Technically and environmentally, its Diecimo mill is a leader.
Founded in 1953 by the Pasquini family in Villa Basilica (Lucca), Tuscany, Italy, and known as Carteria Lucchese, Lucart continues to grow, with 10 tissue production and converting operations in four European countries. The Lucart name was adopted after the company acquired Georgia-Pacific’s operation in Europe in 2013. Today, the company still rests in the hands of the Pasquini family, with Massimo now serving as president and CEO.
Lucart operates 12 machines, nine of which are tissue, one airlaid and two MG. This will change soon as Lucart is about to start up a new Toscotec tissue machine at its Porcari mill, also near Lucca. The new machine at Porcari will replace the oldest MG machine, PM 2. PM 3 will continue to produce MG paper.
Most recently, the company was in the news for its acquisition of the CEL facilities in Spain (two tissue machines, four converting lines). A modern logistics center is located in Altopascio, near Lucca.
In total, Lucart can produce 360,000 metric tpy of tissue. It also has 65 converting lines.
Its Diecimo mill near Lucca is the company’s largest, with three machines producing about 106,000 metric tpy. It also houses 21 converting lines. About 40 percent of its converting capacity is used for bathroom tissue, and it does sell a few parent reels as well.
Covering 243,000 m2, the mill is wedged between the Serchio River and mountains. Without room to expand and with production increasing, Lucart decided to build a new 24,000-m2 warehouse at Altopascio to house Away-from Home (AfH) products made at Diecimo.
Lucart is also converting some AfH tissue made at its other mills at Diecimo. To increase efficiency, the company installed a new logistics system at the Diecimo warehouse.
The automated system uses Elettric80 AGVs to load the trucks destined for Altopascio. They can pick up product from the conveyors coming from the converting plant and load directly onto trucks waiting in one of two dedicated bays. It takes the AGVs only 12 minutes to load a truck.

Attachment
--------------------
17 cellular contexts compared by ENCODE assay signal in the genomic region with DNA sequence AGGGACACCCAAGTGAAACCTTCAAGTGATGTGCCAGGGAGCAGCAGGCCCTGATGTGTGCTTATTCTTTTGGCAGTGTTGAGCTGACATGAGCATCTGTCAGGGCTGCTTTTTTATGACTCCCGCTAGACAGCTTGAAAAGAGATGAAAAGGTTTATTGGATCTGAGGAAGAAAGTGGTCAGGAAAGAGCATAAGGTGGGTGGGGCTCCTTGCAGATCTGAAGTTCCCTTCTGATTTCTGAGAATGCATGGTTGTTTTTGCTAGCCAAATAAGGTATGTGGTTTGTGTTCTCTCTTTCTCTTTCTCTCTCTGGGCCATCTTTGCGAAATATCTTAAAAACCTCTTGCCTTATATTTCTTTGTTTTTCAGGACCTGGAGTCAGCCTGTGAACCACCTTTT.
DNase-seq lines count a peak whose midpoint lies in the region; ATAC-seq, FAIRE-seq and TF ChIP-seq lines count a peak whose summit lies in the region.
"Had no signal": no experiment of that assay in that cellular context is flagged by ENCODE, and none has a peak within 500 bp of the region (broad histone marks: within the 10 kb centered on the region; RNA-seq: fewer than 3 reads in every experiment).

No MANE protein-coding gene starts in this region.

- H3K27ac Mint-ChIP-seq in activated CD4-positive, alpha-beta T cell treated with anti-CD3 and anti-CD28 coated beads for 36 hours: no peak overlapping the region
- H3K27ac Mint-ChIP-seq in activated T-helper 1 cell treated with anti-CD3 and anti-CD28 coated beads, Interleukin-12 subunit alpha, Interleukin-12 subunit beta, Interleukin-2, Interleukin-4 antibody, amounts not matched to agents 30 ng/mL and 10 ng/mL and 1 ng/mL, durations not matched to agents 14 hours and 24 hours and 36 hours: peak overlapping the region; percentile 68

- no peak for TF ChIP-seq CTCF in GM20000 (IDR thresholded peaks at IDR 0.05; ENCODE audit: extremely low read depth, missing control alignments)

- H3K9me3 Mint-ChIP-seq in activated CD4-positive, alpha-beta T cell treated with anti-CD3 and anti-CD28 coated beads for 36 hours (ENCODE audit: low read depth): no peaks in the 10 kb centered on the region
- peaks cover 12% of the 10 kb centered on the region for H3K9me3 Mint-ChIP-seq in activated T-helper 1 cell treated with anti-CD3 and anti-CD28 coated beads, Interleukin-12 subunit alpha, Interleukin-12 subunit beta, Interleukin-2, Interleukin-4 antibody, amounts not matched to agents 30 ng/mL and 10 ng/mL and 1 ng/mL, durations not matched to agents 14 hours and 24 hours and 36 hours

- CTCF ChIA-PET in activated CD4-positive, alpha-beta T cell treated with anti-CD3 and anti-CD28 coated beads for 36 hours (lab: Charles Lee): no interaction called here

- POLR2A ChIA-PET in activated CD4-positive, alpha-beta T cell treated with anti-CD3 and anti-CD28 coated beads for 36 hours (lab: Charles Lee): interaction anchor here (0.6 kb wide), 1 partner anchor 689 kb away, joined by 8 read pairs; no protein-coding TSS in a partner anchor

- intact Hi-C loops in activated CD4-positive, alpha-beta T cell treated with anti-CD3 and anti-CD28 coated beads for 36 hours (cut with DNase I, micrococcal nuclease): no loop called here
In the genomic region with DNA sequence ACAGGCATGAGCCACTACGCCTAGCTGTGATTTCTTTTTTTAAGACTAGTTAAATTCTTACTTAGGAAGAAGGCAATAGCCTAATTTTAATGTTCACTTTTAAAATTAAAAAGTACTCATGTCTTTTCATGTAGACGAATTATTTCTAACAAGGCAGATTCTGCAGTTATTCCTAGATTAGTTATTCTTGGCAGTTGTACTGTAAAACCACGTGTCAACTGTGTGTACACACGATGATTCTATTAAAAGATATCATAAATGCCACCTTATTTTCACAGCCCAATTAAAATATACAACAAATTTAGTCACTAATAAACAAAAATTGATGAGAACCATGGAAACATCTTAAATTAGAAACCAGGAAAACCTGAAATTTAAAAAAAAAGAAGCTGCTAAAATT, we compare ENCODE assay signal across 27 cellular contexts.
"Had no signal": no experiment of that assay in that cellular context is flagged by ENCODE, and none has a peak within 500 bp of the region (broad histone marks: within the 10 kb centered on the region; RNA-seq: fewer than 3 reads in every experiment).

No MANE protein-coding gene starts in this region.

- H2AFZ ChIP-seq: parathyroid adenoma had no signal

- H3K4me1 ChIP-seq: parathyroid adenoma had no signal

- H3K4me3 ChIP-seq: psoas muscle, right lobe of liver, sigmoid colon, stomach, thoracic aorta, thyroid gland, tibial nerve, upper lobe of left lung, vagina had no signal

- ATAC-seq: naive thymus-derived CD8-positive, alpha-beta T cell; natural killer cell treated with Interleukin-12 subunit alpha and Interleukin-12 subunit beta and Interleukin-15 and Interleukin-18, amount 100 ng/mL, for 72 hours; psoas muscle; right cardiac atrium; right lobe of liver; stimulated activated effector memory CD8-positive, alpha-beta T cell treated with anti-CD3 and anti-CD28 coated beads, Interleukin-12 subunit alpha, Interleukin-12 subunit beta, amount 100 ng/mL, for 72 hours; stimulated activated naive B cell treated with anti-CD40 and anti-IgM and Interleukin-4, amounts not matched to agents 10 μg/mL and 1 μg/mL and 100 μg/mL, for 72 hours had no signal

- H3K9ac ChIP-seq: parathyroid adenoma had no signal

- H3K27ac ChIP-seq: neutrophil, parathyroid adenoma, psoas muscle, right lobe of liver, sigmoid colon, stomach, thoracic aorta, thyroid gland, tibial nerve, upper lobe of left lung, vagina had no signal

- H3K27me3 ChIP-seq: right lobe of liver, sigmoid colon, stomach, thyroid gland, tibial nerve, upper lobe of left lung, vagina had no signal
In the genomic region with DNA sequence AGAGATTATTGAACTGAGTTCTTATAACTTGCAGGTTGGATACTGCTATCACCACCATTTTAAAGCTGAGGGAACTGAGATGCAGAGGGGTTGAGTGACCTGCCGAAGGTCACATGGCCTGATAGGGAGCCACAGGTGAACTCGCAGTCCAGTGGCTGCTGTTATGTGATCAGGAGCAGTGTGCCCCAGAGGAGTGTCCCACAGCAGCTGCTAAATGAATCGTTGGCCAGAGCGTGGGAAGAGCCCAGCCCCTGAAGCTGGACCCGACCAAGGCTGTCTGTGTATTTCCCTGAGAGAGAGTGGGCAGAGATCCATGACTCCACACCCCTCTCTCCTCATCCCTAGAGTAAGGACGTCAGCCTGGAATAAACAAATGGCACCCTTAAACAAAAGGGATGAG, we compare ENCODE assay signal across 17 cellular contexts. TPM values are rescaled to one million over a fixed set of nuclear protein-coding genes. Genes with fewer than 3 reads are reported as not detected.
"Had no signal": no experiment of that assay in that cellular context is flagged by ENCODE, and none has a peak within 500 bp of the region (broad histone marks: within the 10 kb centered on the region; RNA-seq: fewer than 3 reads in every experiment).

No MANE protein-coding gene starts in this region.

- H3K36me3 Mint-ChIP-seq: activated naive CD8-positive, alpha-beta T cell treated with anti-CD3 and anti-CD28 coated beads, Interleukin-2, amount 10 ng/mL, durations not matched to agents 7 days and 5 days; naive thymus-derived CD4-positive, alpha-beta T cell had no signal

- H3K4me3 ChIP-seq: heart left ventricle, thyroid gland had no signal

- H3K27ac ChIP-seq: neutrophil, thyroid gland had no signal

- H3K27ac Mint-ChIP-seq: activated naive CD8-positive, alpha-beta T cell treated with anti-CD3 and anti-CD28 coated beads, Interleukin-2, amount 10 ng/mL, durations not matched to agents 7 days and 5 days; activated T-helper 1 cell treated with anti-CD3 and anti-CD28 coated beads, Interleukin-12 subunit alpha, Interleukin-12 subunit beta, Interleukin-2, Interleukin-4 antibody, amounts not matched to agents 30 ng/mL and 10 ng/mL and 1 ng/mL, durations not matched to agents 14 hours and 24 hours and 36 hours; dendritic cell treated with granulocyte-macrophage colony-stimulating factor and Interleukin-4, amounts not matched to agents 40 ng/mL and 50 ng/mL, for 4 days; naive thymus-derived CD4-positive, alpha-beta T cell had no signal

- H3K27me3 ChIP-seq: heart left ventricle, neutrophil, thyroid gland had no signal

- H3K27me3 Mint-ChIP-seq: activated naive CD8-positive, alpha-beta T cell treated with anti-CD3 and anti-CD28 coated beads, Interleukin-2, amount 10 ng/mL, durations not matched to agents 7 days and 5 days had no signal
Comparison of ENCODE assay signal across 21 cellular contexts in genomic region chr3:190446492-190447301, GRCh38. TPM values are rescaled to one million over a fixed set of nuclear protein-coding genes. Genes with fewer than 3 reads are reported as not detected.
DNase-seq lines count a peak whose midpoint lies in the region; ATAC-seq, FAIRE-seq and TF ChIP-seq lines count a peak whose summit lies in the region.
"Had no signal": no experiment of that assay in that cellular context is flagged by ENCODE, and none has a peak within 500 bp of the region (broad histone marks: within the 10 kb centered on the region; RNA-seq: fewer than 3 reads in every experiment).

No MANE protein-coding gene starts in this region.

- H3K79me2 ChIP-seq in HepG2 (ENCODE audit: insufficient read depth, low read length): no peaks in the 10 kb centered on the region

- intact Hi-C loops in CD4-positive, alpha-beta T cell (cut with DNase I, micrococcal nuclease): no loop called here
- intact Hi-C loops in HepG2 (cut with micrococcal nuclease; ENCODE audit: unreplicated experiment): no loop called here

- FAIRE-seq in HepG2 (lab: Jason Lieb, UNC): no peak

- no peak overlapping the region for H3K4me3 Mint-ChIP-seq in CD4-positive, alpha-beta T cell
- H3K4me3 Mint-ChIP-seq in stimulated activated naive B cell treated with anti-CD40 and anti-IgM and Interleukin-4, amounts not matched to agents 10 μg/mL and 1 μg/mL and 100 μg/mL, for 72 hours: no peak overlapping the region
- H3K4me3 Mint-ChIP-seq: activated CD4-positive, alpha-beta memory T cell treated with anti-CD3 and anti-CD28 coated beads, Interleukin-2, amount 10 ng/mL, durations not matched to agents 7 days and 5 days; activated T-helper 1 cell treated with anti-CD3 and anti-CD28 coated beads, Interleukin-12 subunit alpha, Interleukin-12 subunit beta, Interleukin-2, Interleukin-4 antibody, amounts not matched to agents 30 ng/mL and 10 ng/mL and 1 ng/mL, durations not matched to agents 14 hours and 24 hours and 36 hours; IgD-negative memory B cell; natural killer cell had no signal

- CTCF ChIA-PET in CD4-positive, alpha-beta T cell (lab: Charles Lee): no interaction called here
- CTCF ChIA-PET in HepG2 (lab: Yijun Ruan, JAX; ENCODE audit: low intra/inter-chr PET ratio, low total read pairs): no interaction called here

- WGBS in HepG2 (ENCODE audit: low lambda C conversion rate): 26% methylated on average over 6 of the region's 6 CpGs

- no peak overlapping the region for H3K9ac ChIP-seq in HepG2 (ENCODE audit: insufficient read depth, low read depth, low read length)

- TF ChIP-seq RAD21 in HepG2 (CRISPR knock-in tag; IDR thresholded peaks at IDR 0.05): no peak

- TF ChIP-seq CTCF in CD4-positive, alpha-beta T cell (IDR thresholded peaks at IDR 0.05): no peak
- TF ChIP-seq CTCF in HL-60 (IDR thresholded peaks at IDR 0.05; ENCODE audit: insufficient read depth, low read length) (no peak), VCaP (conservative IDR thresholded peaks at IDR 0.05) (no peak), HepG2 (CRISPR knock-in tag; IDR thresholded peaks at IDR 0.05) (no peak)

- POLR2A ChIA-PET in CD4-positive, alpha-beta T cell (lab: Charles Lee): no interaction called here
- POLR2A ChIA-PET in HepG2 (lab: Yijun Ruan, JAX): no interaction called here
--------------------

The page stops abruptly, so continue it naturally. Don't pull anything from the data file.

A similar system is in place at Altopascio. The system also produces all the documentation needed, which can be downloaded from the truck drivers’ iPods.
Installed in 2018, Mill Manager Roberto Benzi explains that some debugging is still underway. The mill is still working out the best routes for the AGVs in the warehouse. There is potential to expand the system throughout the warehouse to more of the truck bays.
The mill is very much a pace setter in other areas. As noted, it produces 106,000 metric tons/year on three machines, two Overmeccanica units, PM 5 and PM 6, installed in 1990 and 1991. They are “twin” machines, each producing 25,000 metric tons/year PM 7 is a Beloit machine installed in 1996 and producing 56,000 metric tons/year.
One of Diecimo’s claims to fame is its ability to recycle Tetrapak cartons (pre- and post-consumer). It can do this, as can its sister mill in Laval sur Vologne, France. This is Lucart’s Fibrepack® project, part of its efforts in following the principles of a circular economy. In its Sustainability Report for 2016, the company notes: “The fibrous material recovered from beverage cartons has a higher percentage of long fibers than a standard virgin cellulose mix, a characteristic which assures better performance in terms of product resistance and absorbency.”